- Internet Presence -

The Three Things Engineers Need to See on Your Website

Derek Brown | Operator, Owner, popular | September 16, 2016

As a manufacturer, there are three very different perspectives you need to focus on when creating new marketing campaigns. A blanket approach won’t cut it, especially when marketing towards design engineers.

While typically not the final decision makers, the input of design engineers in the decision-making process is substantial. For small companies, they may be in the senior management or even own the company. For larger companies, they are solely responsible for the design and functionality of a new product. They know which parts are needed, what materials are ideal, and what capabilities can handle their specifications. If engineering doesn’t sign off, it’s unlikely procurement will close a new deal.

So you need to cater as much if not more to engineering as you do to the person holding the purse strings when trying to get on a new vendor list or close a new sale.

Common Concerns and Needs of Engineering

Unlike procurement or management, engineering does not particularly care about price or delivery. Engineers focus on the form, fit and function of the part you would produce for their design. Specifically, can you produce a part that fits the overall design needs of their product, and will it perform as well as or better than other options on the market?

That’s not to say that an engineer’s designs are perfect and don’t require revision or adjustment during the tooling process. They are well aware of and will likely work with you to ensure accuracy in the final designs, but they need to know you are capable of everything needed to get to that point.

As a result, your content needs to reflect this. As much as possible, you need to present the information needed for an engineer to make this evaluation. And ideally, you do it in a way that doesn’t require them to get on the phone or have a drawn out sales conversation. Provide the information, resources for contact if needed, and an easy way to evaluate your company’s capabilities as quickly as possible.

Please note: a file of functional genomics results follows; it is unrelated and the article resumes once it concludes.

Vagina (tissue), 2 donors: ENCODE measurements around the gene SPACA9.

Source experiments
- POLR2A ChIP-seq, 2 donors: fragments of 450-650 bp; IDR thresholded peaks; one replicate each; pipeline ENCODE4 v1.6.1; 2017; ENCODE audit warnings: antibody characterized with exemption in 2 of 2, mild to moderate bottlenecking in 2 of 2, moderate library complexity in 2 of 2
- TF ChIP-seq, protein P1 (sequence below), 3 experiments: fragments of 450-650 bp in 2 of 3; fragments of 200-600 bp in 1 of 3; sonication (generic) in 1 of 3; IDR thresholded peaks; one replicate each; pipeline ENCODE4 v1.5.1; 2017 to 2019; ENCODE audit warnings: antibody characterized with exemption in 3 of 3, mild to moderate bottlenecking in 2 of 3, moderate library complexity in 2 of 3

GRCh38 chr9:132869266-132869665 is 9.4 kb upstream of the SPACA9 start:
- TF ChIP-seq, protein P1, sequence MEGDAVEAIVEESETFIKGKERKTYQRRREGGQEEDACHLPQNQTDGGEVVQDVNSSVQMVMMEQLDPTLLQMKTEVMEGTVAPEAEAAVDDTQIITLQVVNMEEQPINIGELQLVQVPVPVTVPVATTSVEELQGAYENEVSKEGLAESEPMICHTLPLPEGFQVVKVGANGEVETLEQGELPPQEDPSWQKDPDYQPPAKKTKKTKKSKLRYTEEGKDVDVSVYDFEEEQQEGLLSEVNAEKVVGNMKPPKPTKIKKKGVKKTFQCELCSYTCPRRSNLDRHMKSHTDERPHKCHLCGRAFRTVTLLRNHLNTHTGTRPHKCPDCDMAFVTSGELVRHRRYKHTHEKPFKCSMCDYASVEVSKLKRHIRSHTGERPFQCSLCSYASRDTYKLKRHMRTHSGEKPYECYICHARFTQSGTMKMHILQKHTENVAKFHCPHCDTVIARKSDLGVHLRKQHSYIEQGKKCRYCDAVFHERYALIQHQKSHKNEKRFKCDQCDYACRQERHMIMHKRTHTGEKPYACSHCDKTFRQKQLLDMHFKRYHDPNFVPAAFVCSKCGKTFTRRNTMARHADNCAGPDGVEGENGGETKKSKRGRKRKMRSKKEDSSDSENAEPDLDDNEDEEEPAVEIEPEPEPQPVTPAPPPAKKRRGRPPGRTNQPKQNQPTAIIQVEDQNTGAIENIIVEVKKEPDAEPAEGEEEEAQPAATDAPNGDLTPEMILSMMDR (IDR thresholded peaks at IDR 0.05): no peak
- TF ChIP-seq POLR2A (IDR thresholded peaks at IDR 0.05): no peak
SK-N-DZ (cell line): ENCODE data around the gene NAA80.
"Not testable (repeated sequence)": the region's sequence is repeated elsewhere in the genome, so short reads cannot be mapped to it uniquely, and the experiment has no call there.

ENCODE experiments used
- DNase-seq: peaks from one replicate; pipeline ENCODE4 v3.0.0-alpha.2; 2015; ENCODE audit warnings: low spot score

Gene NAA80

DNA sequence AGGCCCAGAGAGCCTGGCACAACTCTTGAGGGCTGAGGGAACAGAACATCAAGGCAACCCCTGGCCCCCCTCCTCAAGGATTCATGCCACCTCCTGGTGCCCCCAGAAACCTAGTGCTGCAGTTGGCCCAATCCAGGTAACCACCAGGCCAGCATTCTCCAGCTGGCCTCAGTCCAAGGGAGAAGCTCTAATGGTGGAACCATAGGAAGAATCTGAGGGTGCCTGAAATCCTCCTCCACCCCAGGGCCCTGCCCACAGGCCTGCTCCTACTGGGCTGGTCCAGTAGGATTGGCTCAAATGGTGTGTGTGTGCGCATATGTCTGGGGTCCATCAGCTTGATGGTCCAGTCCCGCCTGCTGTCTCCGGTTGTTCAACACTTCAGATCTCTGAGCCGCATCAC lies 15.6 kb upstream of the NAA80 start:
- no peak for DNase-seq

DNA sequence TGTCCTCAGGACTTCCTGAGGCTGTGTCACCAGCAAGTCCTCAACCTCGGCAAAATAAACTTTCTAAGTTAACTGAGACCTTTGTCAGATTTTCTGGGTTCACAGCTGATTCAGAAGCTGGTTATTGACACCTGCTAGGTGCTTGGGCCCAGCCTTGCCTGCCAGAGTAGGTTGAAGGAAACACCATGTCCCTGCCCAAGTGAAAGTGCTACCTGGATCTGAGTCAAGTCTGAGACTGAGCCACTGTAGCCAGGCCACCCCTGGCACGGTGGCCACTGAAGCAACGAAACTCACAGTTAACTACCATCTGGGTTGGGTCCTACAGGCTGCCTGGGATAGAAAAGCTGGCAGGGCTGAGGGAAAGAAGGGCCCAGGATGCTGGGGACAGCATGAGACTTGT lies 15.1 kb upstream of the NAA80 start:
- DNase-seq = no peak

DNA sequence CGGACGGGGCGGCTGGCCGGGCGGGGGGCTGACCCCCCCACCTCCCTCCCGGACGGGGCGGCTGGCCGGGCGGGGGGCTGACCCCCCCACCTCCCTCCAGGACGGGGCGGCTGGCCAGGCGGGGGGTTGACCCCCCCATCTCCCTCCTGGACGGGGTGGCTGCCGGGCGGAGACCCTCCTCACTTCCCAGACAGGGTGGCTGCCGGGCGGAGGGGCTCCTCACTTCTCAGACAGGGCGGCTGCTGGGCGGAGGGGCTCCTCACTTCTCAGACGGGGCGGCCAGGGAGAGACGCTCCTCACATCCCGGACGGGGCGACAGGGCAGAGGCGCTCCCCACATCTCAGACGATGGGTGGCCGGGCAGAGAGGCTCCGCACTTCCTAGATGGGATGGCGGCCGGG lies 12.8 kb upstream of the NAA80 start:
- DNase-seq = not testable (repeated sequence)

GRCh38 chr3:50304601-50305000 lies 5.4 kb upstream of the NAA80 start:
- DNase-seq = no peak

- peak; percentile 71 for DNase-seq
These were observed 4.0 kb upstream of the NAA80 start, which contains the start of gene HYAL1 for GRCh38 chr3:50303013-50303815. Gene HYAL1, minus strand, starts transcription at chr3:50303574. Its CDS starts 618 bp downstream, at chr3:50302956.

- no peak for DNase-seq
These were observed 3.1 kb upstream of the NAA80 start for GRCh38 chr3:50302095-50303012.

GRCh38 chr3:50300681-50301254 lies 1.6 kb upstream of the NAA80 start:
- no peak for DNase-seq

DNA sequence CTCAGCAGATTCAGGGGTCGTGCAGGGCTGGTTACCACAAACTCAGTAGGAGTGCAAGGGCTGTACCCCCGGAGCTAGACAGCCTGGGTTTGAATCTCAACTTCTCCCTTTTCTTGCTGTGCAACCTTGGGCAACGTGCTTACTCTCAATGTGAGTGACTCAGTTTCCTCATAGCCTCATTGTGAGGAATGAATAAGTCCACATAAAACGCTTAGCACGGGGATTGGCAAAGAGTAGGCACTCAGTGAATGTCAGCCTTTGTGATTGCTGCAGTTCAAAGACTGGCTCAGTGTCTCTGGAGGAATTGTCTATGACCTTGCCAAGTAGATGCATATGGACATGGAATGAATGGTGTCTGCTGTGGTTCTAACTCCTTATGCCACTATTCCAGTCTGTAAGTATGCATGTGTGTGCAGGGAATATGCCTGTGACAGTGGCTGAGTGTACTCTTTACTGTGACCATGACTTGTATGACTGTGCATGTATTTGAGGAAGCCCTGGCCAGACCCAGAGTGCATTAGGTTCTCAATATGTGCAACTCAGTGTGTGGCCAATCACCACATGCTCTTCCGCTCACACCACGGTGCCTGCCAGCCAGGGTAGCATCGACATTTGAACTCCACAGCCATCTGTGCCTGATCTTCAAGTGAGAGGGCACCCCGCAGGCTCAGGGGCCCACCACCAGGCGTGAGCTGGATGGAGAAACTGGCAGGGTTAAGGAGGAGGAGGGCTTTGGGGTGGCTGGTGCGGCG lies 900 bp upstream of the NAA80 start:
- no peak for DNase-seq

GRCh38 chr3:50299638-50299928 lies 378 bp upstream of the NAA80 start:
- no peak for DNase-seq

Engineers Want to See Numbers and Actionable Materials Related to Your Value Proposition

Words only get you so far. A design engineer needs to see cold hard facts that support your claims. What are your capabilities? What in-house machines do you have? What tolerances can you maintain with each material you work with? How much design consultation work do you do upfront? How does your tooling process work and what type of analysis is done before starting – is it computer aided?

These are common questions engineers will have before they visit your website. If you can answer all of them in advance of their visit, you’ll hurdle one obstacle before it even arises. That means including:

  • Equipment lists on your website.
  • Case studies of your use of these capabilities.
  • Service descriptions that include materials, thicknesses, tolerances and any other technical information related to what you do.
  • Video of your shop and operating machinery.

Provide all this, and you’re already halfway toward engaging with prospects for which you are a good match.

Engineers Want to Get as Much Information as Possible without Speaking on the Phone